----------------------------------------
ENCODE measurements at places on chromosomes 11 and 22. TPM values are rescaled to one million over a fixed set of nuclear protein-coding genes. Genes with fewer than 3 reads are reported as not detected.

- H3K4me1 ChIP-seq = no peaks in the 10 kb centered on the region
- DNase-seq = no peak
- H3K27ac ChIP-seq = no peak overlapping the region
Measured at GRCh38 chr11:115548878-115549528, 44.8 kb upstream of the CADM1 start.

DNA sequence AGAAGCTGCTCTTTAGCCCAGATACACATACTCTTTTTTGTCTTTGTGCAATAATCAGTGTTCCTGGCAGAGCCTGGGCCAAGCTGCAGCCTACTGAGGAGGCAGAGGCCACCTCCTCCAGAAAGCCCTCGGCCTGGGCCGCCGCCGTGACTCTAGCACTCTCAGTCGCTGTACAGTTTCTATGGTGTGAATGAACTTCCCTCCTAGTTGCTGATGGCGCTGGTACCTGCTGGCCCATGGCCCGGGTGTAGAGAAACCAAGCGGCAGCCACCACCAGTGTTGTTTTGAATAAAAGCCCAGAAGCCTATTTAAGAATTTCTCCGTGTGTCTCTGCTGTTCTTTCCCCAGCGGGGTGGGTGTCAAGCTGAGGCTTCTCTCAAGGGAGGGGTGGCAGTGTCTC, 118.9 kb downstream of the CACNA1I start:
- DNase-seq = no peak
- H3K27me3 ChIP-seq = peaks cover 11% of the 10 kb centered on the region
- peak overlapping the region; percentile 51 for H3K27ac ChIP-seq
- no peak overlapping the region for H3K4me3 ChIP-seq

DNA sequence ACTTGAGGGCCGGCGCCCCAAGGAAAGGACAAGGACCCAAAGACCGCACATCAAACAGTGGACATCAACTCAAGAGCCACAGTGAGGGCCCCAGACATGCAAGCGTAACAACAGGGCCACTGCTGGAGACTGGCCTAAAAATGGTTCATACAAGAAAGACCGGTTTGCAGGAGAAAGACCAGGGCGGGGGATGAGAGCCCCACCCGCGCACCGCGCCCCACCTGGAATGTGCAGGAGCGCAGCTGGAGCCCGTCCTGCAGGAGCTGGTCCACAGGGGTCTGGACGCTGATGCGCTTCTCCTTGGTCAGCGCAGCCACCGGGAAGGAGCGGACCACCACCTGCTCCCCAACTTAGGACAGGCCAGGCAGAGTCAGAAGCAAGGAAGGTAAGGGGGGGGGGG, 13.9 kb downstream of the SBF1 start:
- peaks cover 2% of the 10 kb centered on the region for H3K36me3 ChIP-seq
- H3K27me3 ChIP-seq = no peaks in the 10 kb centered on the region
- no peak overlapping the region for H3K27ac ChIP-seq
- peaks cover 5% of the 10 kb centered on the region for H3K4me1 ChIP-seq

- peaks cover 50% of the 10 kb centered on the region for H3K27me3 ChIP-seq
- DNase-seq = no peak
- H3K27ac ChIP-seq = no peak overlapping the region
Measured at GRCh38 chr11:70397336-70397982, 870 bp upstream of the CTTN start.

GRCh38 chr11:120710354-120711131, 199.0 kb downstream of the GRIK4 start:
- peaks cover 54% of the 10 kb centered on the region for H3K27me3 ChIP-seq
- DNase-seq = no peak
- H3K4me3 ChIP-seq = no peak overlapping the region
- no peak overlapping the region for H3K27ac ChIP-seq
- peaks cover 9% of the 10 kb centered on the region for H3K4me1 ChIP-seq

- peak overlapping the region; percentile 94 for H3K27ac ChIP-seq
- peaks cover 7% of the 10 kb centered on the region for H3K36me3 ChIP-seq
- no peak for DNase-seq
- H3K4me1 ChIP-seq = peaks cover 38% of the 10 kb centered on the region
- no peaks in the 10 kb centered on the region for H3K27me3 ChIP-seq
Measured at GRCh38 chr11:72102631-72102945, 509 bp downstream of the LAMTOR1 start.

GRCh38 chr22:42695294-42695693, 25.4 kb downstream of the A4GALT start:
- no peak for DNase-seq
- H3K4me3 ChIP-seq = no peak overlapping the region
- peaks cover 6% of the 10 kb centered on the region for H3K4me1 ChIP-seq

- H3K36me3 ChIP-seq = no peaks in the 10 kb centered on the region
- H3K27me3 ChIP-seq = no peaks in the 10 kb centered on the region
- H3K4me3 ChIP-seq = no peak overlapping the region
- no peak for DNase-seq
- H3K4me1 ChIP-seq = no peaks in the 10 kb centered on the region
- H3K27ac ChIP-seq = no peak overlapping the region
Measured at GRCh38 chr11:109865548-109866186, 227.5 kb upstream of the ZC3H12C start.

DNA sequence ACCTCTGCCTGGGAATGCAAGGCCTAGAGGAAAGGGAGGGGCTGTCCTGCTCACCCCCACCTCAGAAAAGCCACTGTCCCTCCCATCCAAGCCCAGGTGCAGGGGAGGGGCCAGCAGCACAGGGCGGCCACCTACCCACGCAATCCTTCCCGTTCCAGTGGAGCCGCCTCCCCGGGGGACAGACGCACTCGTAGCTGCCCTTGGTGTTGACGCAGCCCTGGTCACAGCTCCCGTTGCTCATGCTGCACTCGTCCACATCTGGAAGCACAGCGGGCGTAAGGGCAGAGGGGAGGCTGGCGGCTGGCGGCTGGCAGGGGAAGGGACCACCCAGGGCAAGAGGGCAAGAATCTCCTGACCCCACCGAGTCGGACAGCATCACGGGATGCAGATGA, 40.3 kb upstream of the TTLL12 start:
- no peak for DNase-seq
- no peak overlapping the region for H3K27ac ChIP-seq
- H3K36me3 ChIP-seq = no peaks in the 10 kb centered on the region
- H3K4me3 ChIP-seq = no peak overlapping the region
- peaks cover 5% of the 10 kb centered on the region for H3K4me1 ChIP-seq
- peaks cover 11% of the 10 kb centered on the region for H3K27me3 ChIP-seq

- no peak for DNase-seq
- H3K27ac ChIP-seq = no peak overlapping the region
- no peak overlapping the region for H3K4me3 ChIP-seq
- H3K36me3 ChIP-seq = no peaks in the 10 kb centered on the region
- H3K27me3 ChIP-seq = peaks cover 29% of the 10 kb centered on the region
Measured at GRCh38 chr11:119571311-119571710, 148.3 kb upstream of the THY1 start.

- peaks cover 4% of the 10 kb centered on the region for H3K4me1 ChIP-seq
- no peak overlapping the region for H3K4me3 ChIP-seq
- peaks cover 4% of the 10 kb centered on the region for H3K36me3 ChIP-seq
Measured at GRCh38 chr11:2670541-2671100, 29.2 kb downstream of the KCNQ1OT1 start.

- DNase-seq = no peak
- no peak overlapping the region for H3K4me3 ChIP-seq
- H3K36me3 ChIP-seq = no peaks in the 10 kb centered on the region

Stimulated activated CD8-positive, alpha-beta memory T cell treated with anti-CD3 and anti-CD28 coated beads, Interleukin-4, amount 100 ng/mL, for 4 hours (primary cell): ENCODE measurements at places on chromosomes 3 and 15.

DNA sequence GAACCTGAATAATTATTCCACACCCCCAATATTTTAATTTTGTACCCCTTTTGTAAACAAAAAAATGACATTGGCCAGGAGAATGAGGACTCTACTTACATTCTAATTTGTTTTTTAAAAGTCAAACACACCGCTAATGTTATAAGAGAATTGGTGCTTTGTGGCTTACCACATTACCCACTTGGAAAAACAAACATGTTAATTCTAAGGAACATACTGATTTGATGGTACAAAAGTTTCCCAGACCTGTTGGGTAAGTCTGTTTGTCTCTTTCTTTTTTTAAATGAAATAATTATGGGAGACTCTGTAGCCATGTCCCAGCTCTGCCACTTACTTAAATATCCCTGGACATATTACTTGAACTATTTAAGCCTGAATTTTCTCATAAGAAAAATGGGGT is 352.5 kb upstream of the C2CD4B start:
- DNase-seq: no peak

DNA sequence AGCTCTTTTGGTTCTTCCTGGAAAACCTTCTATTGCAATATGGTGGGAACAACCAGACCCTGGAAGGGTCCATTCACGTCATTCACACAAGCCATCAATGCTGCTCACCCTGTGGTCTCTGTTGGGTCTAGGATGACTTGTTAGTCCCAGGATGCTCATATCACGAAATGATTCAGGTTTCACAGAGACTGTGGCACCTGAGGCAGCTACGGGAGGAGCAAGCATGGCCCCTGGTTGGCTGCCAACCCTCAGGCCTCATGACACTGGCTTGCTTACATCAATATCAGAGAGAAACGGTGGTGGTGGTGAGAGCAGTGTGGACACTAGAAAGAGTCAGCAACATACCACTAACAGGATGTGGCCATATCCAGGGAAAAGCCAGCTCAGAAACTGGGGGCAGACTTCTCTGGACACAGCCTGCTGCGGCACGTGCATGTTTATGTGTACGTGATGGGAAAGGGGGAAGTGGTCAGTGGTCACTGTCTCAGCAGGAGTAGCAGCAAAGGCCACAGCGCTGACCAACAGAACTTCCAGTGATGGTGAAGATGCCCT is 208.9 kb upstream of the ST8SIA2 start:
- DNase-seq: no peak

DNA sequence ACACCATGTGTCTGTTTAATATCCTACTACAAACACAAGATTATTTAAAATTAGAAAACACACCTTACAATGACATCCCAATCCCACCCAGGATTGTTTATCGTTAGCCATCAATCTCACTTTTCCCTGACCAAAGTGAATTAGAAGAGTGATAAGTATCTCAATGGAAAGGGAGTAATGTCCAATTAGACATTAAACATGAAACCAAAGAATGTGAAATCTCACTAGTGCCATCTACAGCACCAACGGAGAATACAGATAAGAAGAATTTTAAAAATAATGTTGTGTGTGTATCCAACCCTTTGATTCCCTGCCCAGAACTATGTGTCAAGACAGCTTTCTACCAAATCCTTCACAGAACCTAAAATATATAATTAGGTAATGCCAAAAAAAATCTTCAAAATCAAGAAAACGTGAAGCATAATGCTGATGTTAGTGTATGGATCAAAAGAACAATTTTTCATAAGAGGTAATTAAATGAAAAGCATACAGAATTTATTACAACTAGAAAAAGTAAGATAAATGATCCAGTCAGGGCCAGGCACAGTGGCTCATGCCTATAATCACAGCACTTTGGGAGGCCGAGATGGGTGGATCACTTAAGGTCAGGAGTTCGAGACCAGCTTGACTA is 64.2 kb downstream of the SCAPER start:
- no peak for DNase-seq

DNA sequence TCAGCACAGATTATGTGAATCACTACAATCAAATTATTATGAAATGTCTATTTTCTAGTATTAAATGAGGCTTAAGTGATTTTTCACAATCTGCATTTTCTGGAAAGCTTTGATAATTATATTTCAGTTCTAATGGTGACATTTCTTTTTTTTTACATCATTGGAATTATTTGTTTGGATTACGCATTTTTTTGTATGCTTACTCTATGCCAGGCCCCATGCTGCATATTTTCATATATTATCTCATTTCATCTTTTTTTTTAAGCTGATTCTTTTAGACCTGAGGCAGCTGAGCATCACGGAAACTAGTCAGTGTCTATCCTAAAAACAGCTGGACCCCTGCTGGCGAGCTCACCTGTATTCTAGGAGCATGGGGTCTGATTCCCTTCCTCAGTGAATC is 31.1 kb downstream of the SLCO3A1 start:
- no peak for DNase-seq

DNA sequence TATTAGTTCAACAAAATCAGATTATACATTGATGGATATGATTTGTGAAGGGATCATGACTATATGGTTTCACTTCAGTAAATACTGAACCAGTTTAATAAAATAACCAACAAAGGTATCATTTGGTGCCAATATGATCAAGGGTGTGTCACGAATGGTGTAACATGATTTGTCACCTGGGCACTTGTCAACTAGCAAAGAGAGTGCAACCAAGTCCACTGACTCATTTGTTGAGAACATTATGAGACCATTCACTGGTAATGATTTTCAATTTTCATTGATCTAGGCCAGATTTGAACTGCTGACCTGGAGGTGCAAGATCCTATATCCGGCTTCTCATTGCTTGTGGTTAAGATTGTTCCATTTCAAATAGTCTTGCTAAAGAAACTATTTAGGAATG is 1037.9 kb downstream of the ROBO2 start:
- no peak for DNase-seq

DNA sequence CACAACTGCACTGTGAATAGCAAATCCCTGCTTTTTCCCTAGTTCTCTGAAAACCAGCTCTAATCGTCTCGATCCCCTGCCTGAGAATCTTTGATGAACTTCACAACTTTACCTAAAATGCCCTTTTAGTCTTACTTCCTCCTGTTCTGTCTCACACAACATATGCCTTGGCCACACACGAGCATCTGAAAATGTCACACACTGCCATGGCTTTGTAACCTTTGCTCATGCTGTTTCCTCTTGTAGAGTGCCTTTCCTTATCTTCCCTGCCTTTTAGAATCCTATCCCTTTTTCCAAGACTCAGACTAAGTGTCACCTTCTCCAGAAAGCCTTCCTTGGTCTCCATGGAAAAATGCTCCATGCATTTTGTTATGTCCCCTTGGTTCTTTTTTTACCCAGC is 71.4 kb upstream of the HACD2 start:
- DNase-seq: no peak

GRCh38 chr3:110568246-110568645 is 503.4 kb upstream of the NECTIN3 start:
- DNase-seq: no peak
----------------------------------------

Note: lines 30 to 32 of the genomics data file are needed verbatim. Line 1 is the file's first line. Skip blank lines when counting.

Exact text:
- no peaks in the 10 kb centered on the region for H3K27me3 ChIP-seq
Measured at GRCh38 chr11:72102631-72102945, 509 bp downstream of the LAMTOR1 start.

GRCh38 chr22:42695294-42695693, 25.4 kb downstream of the A4GALT start: